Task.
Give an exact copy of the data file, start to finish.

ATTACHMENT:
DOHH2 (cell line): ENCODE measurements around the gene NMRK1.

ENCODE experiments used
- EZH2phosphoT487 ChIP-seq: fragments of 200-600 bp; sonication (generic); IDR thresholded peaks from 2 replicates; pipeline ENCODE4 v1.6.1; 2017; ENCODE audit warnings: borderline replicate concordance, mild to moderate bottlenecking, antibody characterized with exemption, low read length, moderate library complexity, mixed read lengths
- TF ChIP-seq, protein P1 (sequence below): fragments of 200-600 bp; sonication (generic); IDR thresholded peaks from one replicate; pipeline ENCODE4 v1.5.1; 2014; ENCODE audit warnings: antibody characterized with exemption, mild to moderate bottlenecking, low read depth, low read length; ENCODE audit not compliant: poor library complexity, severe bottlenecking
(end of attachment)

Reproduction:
DOHH2 (cell line): ENCODE measurements around the gene NMRK1.

ENCODE experiments used
- EZH2phosphoT487 ChIP-seq: fragments of 200-600 bp; sonication (generic); IDR thresholded peaks from 2 replicates; pipeline ENCODE4 v1.6.1; 2017; ENCODE audit warnings: borderline replicate concordance, mild to moderate bottlenecking, antibody characterized with exemption, low read length, moderate library complexity, mixed read lengths
- TF ChIP-seq, protein P1 (sequence below): fragments of 200-600 bp; sonication (generic); IDR thresholded peaks from one replicate; pipeline ENCODE4 v1.5.1; 2014; ENCODE audit warnings: antibody characterized with exemption, mild to moderate bottlenecking, low read depth, low read length; ENCODE audit not compliant: poor library complexity, severe bottlenecking